A good financial policy serves two purposes: It reduces exposures to your office but it should also eliminate surprise to your patients. With the new year, this is an opportune time to pull out this guiding document and give it a checkup to make sure it follows best practices.
- Is it easy to understand? First, look at the language in your policy. Jargon and legalese may please your attorney, but it will only alienate and confuse your patients. In plain language, it should clearly outline patient expectations along with your procedures.
- Does the policy outline notification steps? It may surprise you how often debt collectors reach consumers who insist they had absolutely no idea they owed money, and so it’s worth taking a hard look at the notification procedures listed in your policy.
- Are patients getting monthly notices sent to their last known address that payment is late?
- Do you send the final notice at least 30 days before the account is turned over to collections?
- Do your notifications inform patients of resources for financial assistance?
- Does it offer contact information to an office staffer who can answer their questions and address their concerns?
- Does your office attempt to reach these patients by phone before turning over the account to collections? (This step can uncover an incorrect billing address and clear up the problem ahead of time.)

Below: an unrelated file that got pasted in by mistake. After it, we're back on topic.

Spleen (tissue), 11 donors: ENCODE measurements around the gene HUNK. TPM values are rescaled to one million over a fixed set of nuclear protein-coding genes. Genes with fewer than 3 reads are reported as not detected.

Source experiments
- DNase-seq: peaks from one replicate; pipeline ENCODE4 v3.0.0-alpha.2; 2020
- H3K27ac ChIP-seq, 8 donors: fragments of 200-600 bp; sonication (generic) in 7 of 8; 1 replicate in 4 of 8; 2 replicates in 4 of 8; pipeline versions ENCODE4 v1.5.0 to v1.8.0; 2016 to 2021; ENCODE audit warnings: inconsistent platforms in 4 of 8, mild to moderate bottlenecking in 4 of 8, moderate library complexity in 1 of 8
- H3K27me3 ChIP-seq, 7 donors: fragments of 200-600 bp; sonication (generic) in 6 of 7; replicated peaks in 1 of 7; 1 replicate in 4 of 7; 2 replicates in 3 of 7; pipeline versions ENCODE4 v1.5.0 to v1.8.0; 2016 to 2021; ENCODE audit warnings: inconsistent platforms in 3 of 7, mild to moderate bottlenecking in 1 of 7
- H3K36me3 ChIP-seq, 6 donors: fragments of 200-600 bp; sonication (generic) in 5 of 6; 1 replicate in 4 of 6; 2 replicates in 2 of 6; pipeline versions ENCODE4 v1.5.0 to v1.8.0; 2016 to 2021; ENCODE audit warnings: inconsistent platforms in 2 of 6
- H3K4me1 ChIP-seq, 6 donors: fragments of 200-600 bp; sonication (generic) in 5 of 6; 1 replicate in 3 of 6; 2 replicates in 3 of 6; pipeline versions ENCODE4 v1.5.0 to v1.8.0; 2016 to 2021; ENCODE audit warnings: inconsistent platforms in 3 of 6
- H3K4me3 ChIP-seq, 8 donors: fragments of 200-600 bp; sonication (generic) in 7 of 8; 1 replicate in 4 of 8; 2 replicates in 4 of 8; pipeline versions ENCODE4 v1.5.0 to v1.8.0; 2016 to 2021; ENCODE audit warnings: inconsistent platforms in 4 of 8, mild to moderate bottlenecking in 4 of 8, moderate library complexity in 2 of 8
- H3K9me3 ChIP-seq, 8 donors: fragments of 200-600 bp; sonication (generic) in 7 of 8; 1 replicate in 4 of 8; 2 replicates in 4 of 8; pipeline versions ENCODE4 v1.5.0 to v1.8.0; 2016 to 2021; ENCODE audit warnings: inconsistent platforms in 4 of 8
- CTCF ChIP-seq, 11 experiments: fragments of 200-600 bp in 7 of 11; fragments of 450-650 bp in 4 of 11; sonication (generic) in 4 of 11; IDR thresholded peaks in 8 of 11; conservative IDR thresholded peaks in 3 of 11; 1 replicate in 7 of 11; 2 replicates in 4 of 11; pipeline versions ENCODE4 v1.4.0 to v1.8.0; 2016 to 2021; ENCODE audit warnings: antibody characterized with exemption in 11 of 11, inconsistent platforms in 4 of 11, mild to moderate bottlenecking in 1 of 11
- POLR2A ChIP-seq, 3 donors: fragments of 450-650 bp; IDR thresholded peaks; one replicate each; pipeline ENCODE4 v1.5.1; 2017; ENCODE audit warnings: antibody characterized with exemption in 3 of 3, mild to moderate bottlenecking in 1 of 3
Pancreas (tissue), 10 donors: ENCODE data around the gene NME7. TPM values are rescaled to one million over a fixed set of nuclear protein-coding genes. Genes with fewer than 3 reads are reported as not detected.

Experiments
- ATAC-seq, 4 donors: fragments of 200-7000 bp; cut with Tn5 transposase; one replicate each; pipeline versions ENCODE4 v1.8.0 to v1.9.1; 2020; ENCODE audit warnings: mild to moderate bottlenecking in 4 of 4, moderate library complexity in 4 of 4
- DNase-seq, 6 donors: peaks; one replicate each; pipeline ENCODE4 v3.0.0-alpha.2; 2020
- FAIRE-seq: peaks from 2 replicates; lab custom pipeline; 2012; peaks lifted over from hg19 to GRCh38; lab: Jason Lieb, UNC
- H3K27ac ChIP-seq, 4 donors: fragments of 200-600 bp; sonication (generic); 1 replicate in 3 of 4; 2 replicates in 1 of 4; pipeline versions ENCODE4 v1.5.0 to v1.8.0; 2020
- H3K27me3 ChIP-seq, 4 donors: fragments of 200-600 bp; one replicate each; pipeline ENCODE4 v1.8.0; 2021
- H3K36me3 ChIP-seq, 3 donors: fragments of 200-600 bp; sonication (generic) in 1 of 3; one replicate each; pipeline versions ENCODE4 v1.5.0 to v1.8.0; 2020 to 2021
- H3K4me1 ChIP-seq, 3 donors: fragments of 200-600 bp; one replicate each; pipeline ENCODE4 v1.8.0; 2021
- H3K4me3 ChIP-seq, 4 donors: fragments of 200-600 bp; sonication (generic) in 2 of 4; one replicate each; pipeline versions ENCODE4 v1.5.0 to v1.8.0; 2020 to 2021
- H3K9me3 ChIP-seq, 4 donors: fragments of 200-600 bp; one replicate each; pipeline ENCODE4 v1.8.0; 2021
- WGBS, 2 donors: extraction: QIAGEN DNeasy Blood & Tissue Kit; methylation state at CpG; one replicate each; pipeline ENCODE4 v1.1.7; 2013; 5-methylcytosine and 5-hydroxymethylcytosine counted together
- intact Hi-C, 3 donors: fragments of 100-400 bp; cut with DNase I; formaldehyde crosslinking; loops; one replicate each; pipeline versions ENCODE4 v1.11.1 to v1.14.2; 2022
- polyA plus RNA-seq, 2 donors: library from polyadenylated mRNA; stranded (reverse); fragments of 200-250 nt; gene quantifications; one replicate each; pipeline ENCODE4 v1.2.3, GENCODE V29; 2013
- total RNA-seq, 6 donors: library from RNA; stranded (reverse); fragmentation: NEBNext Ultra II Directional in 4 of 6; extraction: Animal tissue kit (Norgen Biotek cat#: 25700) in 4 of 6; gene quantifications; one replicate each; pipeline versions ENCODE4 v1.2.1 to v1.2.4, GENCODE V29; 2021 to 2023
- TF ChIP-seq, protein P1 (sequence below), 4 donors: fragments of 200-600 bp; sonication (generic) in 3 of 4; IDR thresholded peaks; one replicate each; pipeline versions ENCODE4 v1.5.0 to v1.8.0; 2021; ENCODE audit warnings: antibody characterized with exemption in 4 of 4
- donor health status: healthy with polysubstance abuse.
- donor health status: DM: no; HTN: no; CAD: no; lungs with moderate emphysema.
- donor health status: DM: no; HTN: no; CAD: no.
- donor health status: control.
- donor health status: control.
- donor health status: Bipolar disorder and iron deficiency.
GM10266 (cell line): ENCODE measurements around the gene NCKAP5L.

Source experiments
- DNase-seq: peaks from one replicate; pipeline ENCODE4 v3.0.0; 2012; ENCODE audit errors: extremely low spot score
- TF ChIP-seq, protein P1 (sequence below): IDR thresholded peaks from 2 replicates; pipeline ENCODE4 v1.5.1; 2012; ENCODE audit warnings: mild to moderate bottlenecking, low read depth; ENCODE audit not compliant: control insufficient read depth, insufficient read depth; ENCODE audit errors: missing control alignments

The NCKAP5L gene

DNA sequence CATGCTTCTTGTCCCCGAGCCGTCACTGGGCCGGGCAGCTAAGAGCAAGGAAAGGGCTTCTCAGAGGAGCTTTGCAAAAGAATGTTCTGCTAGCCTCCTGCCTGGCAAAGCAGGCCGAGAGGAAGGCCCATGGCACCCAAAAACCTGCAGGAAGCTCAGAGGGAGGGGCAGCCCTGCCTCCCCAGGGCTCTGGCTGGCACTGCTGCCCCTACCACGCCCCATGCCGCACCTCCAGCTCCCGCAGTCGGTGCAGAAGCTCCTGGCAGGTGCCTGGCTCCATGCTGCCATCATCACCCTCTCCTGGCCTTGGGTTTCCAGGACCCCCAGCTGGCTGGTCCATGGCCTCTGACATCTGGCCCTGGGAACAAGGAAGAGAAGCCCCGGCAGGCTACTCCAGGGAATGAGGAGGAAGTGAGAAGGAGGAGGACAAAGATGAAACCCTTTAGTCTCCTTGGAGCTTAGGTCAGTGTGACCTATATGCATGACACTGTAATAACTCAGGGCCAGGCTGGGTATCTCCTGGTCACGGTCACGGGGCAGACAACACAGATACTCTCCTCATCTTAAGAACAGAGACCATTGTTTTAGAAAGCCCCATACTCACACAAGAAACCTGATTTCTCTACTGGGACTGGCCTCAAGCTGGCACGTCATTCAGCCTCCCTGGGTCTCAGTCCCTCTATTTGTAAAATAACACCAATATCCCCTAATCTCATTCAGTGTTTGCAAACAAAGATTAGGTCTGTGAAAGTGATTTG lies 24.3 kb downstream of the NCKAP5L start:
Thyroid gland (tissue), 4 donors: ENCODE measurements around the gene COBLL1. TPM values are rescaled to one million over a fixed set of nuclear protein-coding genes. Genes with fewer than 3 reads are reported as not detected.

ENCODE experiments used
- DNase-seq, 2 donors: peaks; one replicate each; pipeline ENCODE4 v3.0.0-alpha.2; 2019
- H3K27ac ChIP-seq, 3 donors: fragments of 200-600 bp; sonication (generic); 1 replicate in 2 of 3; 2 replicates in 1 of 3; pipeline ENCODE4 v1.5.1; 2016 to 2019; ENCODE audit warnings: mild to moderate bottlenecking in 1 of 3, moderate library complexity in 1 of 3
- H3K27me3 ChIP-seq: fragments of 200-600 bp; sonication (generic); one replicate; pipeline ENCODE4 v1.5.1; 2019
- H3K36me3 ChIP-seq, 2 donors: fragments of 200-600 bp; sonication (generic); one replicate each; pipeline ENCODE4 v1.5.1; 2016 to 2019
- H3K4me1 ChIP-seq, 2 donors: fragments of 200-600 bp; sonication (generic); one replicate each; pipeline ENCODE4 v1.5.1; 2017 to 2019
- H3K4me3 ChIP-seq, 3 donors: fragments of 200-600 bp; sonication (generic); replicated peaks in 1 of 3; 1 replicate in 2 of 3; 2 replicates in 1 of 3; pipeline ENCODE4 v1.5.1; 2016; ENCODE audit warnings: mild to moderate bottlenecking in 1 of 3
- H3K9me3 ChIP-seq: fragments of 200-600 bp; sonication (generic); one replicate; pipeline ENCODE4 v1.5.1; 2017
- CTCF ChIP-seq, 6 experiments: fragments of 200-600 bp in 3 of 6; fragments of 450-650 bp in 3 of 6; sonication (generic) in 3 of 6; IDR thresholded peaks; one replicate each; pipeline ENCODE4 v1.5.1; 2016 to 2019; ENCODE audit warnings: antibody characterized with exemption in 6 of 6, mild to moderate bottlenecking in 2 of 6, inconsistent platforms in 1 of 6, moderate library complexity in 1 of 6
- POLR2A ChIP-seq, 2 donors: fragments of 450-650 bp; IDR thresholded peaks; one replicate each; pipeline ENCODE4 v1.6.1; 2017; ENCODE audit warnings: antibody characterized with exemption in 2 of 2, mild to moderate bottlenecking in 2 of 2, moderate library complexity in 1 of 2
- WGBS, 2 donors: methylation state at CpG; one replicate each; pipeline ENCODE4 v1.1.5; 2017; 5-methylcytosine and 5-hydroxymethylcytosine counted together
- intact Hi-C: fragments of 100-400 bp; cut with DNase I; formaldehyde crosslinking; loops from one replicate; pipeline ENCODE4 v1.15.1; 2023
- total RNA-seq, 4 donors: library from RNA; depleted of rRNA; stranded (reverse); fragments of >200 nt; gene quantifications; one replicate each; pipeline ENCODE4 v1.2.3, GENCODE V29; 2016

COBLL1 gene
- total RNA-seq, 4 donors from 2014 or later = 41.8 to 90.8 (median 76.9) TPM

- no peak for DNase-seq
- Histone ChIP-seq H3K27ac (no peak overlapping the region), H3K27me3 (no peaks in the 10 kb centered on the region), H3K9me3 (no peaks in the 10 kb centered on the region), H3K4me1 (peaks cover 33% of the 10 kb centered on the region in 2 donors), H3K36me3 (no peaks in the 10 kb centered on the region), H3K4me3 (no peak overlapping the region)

- Is your policy up-to-date? While most offices have a financial policy and give it to their patients to sign, not all take the time to have it reviewed periodically by their attorney and collection partners. Even small changes in state and federal law affecting your office can occur in any given year, so you don’t want to unknowingly expose your office to a lawsuit.
- Are patients signing the policy? If your collection partner has this documentation, along with records of service and your attempts to contact the patient, you will have a stronger case for collection. In addition to that, the collection partner will be armed with the best available information to help you solve the issue. But the first visit should not be the last time patients see it. Post it in your waiting room as well as on your website.
A clear, well-thought-out financial policy will give your office staff a clear path to handle your patients’ past-due accounts, while also assuring patients you are dealing with them fairly.
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About the Author: Brian Eggert
Brian Eggert is a business development specialist and writer for IC System, one of the largest receivables management companies in the United States. With 18 years in the collection industry, Brian's experience includes operations, client service, proposal writing, blogging, content creation, and web development.